Long-term disability benefits can provide a form of financial relief to individuals whose serious medical conditions prevent them from working. If a severe injury, physical illness, or mental condition prevents an individual from returning to their workplace for a substantial period of time, long-term disability plans might compensate 60-70% of the recipient’s regular wages. This form of financial compensation often provides crucial support to individuals whose medical conditions prohibit them from earning their salaries while they endure protracted periods of recovery.
Eligible employees covered by their company’s group insurance plan and individuals who hold private insurance policies may be able to collect long-term disability benefits. Typically, long-term disability benefits only become available after policyholders have exhausted all other compensatory options available to them, such as paid sick leave, vacation time, and short-term disability benefits.
Whether or not an individual’s medical condition entitles them to long-term disability benefits depends on the terms of their individual policy. That said, some medical conditions that may qualify individuals to collect long-term disability benefits include:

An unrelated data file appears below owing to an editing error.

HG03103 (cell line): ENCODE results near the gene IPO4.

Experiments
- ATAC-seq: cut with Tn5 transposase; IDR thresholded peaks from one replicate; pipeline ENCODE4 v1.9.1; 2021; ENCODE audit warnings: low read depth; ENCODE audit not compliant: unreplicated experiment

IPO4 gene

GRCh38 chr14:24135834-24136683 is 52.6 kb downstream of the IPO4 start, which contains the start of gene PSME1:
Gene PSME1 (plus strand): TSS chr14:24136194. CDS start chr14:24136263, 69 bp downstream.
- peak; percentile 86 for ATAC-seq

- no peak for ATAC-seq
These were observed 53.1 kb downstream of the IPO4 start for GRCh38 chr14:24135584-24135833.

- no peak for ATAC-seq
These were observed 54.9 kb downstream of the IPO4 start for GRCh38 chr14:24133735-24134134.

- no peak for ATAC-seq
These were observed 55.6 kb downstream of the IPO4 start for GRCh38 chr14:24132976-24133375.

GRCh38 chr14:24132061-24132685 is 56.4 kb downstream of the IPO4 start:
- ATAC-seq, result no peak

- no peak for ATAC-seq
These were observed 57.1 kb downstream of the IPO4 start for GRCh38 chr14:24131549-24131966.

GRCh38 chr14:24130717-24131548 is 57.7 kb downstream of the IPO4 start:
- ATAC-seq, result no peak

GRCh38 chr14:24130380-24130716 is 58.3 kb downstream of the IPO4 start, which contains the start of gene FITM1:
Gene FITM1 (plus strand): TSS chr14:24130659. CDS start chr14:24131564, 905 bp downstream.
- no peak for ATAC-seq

- Heart disease
- Back problems
- Chronic pain or complex regional pain syndrome (CRPS)
- Lupus or Lyme disease
- Psoriatic arthritis or fibromyalgia
- Bipolar mood disorder
- Post-traumatic stress disorder (PTSD)
- And possibly more
Insurance companies can deny claims for long-term disability benefits for a variety of reasons. That means that, even if your application for benefits included thorough medical evidence substantiating your claim, an insurance provider may still decide to withhold benefits payments. If your claim for benefits was unfairly denied, a Nova Scotia long-term disability lawyer may be able to review your claim, and explain any options for legal action that may be available to you.
Common Reasons Claims for Long-Term Disability Benefits Are Denied
One of the most common reasons why claims for long-term benefits are denied is missing or insufficient medical documentation. If the medical records provided by claimants to their insurance providers do not adequately illustrate the full extent of their disabilities, or prove that they have been receiving regular, ongoing medical treatment for their conditions, their claims may be denied. Supporting documents like medical records, physician testimonies, and the results of medical examinations may help applicants substantiate their claims for long-term disability benefits.